meetings of small working groups, and development of workable models. The weekly CCBC newsletter is a comprehensive chronicle of information about current government activities affecting blood centers as well as new developments in blood services and health care in general.
The American Blood Resources Association (ABRA) is a trade association founded in 1971 to represent the plasma collection and fractionation industry in both federal and state government relations. The ABRA's role is to educate the public at large about the commercial plasma and plasma products industry. The ABRA's mission is to promote and encourage research, to foster and monitor the promulgation of reasonable and just regulations, and to institute beneficial projects on behalf of the commercial plasma and plasma products industry. The ABRA provides facility and personnel certifications and develops industry manufacturing standards and guidelines. Its members operate under a strict code of ethics to ensure the high standards and quality. Its memberships operate over 80 percent of the U.S. commercial plasma collection facilities, and includes all of the commercial plasma product manufacturers in the United States and a majority of the manufacturers worldwide. Members manufacture and collect plasma in 42 states across the country.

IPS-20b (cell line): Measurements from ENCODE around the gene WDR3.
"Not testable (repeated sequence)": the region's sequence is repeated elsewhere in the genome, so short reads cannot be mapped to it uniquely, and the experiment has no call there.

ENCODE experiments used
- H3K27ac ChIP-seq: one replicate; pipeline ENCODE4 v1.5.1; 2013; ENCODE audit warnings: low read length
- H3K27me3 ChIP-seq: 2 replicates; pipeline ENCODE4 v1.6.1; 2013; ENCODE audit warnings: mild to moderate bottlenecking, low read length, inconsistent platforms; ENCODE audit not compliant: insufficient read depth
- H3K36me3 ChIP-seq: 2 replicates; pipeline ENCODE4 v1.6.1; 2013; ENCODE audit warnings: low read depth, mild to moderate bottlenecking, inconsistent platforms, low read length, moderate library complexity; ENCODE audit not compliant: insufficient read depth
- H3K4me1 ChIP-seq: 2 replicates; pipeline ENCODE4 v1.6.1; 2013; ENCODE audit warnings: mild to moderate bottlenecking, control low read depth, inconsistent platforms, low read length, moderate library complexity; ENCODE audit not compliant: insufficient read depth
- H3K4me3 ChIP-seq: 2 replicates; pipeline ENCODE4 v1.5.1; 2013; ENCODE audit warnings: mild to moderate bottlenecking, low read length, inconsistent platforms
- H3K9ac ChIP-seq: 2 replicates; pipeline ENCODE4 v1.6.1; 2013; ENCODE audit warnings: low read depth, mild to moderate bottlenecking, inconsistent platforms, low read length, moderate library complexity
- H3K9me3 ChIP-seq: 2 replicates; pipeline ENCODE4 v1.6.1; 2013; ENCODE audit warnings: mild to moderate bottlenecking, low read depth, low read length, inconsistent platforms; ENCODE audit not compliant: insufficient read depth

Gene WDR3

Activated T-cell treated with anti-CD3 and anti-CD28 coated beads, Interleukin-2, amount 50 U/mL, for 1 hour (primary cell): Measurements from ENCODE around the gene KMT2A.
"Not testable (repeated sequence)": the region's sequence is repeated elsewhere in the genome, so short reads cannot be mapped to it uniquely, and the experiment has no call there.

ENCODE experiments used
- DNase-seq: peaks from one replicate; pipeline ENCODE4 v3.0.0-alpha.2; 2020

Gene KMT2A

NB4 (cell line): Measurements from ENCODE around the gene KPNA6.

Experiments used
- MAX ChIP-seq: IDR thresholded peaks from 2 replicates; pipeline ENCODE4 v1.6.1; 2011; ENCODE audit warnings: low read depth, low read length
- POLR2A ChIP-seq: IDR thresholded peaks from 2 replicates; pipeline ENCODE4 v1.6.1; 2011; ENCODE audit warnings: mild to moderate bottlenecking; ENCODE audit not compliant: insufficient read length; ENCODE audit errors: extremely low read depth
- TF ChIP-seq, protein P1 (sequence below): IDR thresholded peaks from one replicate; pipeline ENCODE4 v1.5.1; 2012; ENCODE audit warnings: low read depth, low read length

Hemophilia is a rare, inherited, sex-linked disorder characterized by a deficiency in blood-clotting proteins. The estimated number of people with hemophilia in the U.S. population is approximately 15,000-16,000 (CDC, HRSA, MCHB, 1991, 1992, 1993). Hemophilia has been characterized by high mortality and a significantly lower mean age of death as compared to the general population (Chorba, et al. 1994).
There are two major types of hemophilia. The more common, hemophilia A, is characterized by a deficiency of antihemophilic Factor VIII clotting protein. The much less frequently occurring variety of hemophilia is hemophilia B, characterized by a deficiency of Factor IX clotting protein. About 85 percent of hemophilia cases are due to Factor VIII deficiency, about 14 percent to deficiencies of Factor IX. The remaining 1 percent involve the much more rare congenital clotting factors: V, VII, X, or XI (Hoffman, et al. 1994). The clinical severity of hemophilia is related to the degree to which the relevant factor is absent or deficient. The distinction of disease severity (i.e., mild,